I realized my mind was as incessantly active as hers. Our only difference was that my thought was mostly based on feeling sorry for myself. It was depressed thinking. Her patterns were fueled by anger. It took years before I finally was able to really step out of the stream of thinking and realize there is a place inside me that is far more powerful than the continuous mental noise with which for many, many years I had been completely identified, just like that woman.
Ms. Tippett: So what happened to you when you were 29 to finally, really jolt you out of that?
Mr. Tolle: I was in the depths of depression, and I lived in anxiety about my life and my problems and my future. One night I woke up again feeling this sense of dread, and a phrase came into my head, which said, “I can’t live with myself any longer. I can’t live with myself any longer.”
Suddenly I was able to stand back and look at that phrase, and I thought, oh, that is strange. Who am I, and who is the self I cannot live with? Because there must be two of me here if that phrase is correct. There are two of me. The “I” was there, and the “me” that I couldn’t live with actually was the continuous mental noise, the stream of thinking that considered life and that considered myself as a problem.
Ms. Tippett: I wonder if some aspect of that is that when you are fully alive and fully present, even if in a very powerful way — even if your presence is powerful — there’s something about knowing your place in the scheme of things, being aware of how complex and large everything around you is.
Mr. Tolle: Yes, and the vastness of it all and the compulsion to continuously interpret whatever you are experiencing at any given moment — that is no longer there. There’s great freedom in not compulsively interpreting other people, situations, and so on, not imposing all these judgments. That’s another word for it: imposing thinking continuously on the world, which is so alive and so fresh and new at every moment. So, yes, the mind is beautiful, the ability to think is a great thing, and it does not mean you fall below thinking when you are open to the present moment in the state of …
Ms. Tippett: Or that you turn your mind off, right?
Mr. Tolle: Yes. What we are talking about here is a state of alert attention to what is, where compulsive thinking no longer operates. This means you rise above thinking to a large extent in your life, where you can face life without the interference of the mind — still being able to use the mind when it’s needed but not being used by it.
[music: “Miss You” by Trentemøller]
Ms. Tippett: My favorite book by Eckhart Tolle is The Power of Now. He’s also the author of the wildly bestselling A New Earth.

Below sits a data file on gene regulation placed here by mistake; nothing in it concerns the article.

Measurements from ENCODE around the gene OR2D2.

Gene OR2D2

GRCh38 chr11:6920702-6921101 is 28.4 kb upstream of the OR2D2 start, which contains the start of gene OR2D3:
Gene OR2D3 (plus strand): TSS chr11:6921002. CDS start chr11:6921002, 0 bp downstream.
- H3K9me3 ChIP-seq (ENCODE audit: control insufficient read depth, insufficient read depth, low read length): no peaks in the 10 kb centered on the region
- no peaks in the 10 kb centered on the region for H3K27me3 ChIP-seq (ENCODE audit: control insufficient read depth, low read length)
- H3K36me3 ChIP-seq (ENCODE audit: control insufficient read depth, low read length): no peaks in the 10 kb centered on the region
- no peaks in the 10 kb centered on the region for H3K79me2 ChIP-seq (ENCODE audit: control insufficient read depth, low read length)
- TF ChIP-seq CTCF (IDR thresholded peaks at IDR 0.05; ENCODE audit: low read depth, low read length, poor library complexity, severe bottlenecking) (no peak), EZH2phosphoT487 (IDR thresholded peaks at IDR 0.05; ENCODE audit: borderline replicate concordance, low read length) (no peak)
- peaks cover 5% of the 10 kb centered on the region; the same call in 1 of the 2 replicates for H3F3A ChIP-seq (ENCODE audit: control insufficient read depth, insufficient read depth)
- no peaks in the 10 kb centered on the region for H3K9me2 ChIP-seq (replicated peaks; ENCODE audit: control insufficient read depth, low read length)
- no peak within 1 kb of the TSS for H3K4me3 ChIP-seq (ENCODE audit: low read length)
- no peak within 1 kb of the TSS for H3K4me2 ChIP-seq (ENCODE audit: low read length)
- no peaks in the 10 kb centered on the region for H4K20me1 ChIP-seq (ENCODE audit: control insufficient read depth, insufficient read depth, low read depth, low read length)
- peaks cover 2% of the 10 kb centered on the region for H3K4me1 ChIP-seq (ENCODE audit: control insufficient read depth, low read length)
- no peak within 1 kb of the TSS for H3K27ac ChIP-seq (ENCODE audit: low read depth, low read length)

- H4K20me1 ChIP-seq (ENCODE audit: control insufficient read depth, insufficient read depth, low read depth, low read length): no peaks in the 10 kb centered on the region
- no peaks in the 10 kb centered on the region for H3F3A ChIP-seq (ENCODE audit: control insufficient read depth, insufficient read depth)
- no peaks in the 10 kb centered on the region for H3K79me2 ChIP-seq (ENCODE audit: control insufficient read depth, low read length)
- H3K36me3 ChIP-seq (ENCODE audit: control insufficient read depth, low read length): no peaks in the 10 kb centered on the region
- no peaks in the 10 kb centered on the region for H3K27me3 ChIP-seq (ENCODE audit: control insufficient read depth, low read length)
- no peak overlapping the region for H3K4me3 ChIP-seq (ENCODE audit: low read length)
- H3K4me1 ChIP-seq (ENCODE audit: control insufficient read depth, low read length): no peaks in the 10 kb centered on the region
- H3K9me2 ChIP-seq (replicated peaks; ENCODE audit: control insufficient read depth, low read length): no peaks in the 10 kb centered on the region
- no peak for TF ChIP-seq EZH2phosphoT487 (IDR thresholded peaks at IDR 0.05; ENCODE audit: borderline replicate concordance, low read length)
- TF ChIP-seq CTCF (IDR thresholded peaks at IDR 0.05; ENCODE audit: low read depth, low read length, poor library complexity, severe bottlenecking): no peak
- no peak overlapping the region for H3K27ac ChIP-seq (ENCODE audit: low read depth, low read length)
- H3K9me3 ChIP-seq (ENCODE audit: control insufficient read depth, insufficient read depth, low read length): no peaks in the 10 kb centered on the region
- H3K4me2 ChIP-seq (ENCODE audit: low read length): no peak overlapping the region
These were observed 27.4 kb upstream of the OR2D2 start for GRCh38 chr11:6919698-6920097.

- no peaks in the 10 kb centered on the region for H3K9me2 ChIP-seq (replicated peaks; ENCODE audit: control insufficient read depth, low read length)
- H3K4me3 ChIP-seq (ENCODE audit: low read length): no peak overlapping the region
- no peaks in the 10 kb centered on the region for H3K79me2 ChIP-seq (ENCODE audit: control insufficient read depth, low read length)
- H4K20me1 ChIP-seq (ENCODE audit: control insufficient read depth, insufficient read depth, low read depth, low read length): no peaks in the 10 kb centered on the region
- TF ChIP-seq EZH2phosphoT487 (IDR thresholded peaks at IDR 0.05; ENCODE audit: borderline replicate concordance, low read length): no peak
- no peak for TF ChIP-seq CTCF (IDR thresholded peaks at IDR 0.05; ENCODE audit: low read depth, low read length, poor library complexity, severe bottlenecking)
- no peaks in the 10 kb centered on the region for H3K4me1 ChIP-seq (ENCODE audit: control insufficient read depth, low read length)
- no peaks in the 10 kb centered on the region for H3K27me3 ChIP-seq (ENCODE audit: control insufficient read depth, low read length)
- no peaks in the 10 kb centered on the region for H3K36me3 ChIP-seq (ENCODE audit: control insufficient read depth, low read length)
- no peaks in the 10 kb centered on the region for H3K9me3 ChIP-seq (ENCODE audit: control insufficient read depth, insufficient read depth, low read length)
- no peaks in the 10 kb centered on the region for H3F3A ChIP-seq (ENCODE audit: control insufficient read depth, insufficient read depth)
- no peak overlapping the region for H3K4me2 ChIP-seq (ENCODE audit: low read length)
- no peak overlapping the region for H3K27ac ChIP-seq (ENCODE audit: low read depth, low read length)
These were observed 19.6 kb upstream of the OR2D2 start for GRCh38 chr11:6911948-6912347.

The Civil Rights marches of the 1960s started in churches and ended in churches. The movement had a preacher as leader. The spirituals and hymns of that movement became hymns of the nation. The Civil Rights elder Ruby Sales opens up what it was to be a teenage participant in that work of social shift, including the impatience she had with religion and how she circled back, through her experiences of the movement and of life, to a sense of the deep reason for inner life and religious groundings.
Ms. Tippett: One thing you’ve said — and you’ve likened yourself to the Black Lives Matter — a lot of the kids who are involved in that today — that you were not especially religious, that you had this grounding in church, but you said that a lot of you used to complain when there had to be these obligatory prayers before everything started.
Ruby Sales: It was downright embarrassing.
You couldn’t go to a mass meeting without these people always praying. And it was like, my God, do we have to do this? But when I first went on my first demonstration, I was really kind of naïve, unsophisticated, a peasant who had been bred on black folk religion and who really believed I was a part of the Pepsi generation, who really believed that right was right, and it would win out. So I went on my first demonstration, and I’m embarrassed to say this, but we were surrounded by horses and state troopers who wouldn’t let us go to the bathroom, and I kept looking up at the sky, waiting for the Exodus story to happen to me. [laughs] And it didn’t happen. I expected God to appear and some chariot to open up in the sky, because I couldn’t imagine that we were so right, and God would be so wrong. In my 17-year-old mind, I couldn’t imagine that — I mean, my 16-year-old mind. So I lost religion that day, and I slowly became a Marxist. I became a materialist. If it wasn’t economics, if it wasn’t race, then it didn’t exist. And I thought black folks were religious fanatics. [laughs]